How To Properly Greet Your Dog
Dogs are creatures of habits. The best way to teach them is by using the same repetitive motions and words until they understand what you’re trying to accomplish. There are also ways that we can improve the bond we have with our dogs by properly greeting them. A lot of showing affection is demonstrated by touching. Think of our children for a moment, how often are we making physical contact with them? Whether we’re brushing their hair, helping them get dressed or just holding them until they fall asleep, there is a long of contact that we administer. That creates a huge bond between parent and child. Think of that the next time that you greet your dog. They also get a huge positive boost when we come in contact with them. A pat on the head or a good back scratch can go a long way with building a bond with your dog.
It has been proven that a “long time” for a dog is around 15 minutes. So let’s say that we work the standard 8-hour day. That’s a lot of 15-minute increments that our dogs are left waiting to see us again, right? When you walk in the house it’s important to give your dog the greeting that it was waiting so badly for. With my dog, I begin by calling his name, “Bruno” and squatting so he can run to me (he’s a small breed Shih Tzu). When he arrives, we have the same ritual every day. Lots of “good boys,” scratches behind his ears and stomach pats when he rolls over on his back. It not only gives me a gives me a minute of bliss after the long work day, but I can tell that he really enjoys it.
How Greetings Really Affect Our Dogs
That last paragraph is the layman’s way of describing how our greetings can affect our dogs. To really get a good grasp on the scientific side of this, we need to discuss some of the research that scientists have been utilizing to understand our dogs better. Scientists have performed a study that consisted of someone the dog was familiar with leaving it in a room for 25 minutes before returning. The dog wasn’t alone, there was an unfamiliar veterinary student in the room that would draw blood from the pup after every revisit by their familiar person. After the first reunion, the “familiar person” greeted the dog with physical contact and a friendly toned greeting. After the next 25-minute increment, the person only greeted the dog with the verbal greeting but made no physical contact. And the last time the person reentered the room, he was told to sit in a chair and begin reading, no contact, physical or verbal was made with the dog.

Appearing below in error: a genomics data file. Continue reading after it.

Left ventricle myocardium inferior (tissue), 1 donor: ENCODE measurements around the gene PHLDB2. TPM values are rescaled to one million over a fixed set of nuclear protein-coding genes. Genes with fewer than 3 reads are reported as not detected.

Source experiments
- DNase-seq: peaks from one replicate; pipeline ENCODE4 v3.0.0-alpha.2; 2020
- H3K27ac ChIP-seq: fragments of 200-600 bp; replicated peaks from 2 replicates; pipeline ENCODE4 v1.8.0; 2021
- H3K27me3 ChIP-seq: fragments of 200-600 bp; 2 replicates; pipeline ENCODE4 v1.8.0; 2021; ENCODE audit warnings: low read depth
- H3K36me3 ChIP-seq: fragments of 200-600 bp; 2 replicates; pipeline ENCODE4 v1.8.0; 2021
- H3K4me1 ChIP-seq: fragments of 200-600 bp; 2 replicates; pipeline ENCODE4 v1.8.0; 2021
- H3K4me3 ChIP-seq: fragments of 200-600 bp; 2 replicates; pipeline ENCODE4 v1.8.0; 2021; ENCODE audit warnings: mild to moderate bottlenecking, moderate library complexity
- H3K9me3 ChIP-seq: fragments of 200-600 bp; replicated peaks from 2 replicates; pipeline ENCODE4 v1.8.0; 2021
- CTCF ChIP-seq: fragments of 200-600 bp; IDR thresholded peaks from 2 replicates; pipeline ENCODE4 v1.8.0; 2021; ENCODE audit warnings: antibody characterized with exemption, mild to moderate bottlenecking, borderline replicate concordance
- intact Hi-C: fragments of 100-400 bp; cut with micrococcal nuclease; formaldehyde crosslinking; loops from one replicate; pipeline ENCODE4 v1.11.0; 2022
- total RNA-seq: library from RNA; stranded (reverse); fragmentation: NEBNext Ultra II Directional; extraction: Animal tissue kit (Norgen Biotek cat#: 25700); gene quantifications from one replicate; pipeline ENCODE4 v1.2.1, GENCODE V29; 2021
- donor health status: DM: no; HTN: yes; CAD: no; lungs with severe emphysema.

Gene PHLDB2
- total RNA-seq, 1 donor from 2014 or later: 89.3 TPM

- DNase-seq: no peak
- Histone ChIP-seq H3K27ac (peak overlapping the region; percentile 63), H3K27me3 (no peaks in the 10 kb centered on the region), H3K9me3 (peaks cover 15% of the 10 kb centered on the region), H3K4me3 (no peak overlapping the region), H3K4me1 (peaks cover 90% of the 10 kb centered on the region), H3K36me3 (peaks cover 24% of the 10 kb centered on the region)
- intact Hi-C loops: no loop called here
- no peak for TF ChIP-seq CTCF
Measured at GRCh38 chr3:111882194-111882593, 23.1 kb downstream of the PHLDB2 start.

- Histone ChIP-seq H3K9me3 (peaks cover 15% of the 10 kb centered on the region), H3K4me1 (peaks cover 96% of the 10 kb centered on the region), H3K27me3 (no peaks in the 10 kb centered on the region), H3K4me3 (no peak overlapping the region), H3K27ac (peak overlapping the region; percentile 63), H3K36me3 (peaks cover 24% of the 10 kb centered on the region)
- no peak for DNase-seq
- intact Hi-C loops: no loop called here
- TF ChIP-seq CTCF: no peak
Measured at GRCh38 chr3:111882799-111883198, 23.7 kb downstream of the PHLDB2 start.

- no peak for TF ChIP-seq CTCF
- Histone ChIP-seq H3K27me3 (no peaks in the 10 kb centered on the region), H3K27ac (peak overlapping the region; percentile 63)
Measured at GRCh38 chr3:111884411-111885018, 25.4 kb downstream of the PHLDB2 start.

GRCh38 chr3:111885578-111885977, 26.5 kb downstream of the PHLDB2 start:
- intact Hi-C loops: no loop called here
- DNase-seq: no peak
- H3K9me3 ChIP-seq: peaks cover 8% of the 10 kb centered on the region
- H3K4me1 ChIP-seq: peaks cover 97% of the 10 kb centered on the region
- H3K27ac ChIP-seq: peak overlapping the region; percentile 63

It’s obvious that the dog couldn’t just tell the scientist how it felt after each interaction but its blood was able to. That student that was drawing blood was doing so, so the level of Oxytocin could be measured after each interaction. Oxytocin is a hormone that mammals produce when we go through certain situations like falling in love. In fact, Oxytocin is sometimes called the “Love Hormone.” I guess it’s pretty obvious that the Oxytocin levels were the highest during the first greeting that included both physical and verbal interaction and lessened with each greeting after. The interesting part of the data is the length of the Oxytocin spikes after each interaction. The hormone stayed in the blood for a considerably longer amount of time after the interaction with physical and vocal actions. This research tells us that while our dogs are happy to be reunited with us in any event, they are the happiest when we show them physical and verbal attention.
This study alone is enough for me to continue greeting my dog with a pat on the head and a soft-toned kind word as long as he continues to wag his tail and be excited when I get home. Clearly, my dog isn’t able to tell me that he appreciates me taking the time to spend a few minutes with him after he’s been alone, waiting for me. However, this study made me realize that the things that are going on in my dog’s body are the same feelings that I have felt when my Oxytocin levels are spiking. It’s a great feeling to be able to give another living thing that feeling, especially one that has always been there for me without even realizing that he was helping me with whatever I was going through. It also helps to think of how his Oxytocin levels last longer after a good pat and a “Good Boy!” Hopefully, it will last the whole 15 minutes that he considers to be a long time.